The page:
Monitoring transitions in vegetation cover to detect long-term trends in ground water resources

Publication Year:

This paper provides a simple methodology to detect long-term trends in groundwater resources by using multi-date remotely sensed imagery and in-situ observations to monitor transitions in vegetation in and around Lake Ngami's emergent floodplain environment in the distal reaches of Botswana's Okavango Delta. Covering a period of 34 years between 1967 and 2001, trends emerging from this reconstruction point to a sustained shift from a perennial wetland to an intermittently flooded dryland environment, significant increase in drought tolerant woody species notably Acacia mellifera and Acacia erioloba, and sustained contraction of groundwater resources. With transitions in the distribution of these and other indicator species mimicking changes in hydrological conditions, it is apparent that spatial and temporal variations in their distribution can be used to provide long-term trends in groundwater resources. In view of the general lack of time-series data on regional trends in aquifer storages in arid and semi-arid areas, remote-sensing-based monitoring of vegetation can be exploited to provide proxy measurements and useful insights that can be used to guide the formulation of informed interventions potentially capable of enhancing our capacities to cope with decreasing supplies in areas where signals of climate change point to the inevitability of increased scarcities. Key words: groundwater, long-term trends, remote sensing, arid/semi arid areas, drying sequences.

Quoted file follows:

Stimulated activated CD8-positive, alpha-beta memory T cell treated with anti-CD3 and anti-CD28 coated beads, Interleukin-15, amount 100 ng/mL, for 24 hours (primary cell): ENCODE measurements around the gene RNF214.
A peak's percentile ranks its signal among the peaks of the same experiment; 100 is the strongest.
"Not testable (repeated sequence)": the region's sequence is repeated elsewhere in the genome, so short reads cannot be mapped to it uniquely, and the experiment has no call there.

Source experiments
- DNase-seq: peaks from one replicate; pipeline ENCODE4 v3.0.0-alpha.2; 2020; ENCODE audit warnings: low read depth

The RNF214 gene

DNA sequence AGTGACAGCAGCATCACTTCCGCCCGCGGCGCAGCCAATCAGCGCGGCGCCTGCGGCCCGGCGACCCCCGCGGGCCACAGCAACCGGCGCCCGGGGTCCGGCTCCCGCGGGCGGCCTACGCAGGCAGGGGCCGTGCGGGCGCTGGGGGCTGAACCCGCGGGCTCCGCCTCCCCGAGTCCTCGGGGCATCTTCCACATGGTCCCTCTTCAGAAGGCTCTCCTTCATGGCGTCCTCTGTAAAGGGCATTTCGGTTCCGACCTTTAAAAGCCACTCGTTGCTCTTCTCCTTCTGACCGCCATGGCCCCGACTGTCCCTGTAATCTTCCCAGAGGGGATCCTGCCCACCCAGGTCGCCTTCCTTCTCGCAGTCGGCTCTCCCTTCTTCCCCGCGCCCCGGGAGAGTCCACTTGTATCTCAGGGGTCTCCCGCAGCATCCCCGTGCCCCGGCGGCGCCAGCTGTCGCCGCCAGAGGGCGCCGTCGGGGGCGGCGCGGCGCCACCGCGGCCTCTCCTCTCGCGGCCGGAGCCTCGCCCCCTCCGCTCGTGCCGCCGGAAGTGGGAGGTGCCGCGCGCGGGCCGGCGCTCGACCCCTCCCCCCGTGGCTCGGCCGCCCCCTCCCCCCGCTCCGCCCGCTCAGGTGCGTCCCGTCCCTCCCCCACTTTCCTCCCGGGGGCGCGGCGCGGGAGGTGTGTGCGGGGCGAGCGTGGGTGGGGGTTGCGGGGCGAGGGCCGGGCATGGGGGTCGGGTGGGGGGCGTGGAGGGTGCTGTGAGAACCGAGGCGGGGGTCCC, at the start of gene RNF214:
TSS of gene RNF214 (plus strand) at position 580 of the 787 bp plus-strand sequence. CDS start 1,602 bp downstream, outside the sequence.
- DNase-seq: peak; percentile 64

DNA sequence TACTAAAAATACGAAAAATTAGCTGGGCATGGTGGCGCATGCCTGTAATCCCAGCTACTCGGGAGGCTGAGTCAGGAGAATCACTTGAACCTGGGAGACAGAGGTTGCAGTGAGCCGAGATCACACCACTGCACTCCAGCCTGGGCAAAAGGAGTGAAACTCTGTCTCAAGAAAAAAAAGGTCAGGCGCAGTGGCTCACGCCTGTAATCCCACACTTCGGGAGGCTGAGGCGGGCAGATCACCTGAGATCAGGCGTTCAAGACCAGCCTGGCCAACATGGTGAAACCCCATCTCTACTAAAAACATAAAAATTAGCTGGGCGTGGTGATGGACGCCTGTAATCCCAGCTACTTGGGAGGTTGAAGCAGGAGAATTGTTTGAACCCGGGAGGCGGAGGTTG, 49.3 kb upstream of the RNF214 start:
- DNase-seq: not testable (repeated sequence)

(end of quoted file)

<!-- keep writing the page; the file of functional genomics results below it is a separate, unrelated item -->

Publication Title:

2008 UNESCO UCI Groundwater Conference Proceedings

Item Type:
Conference Paper

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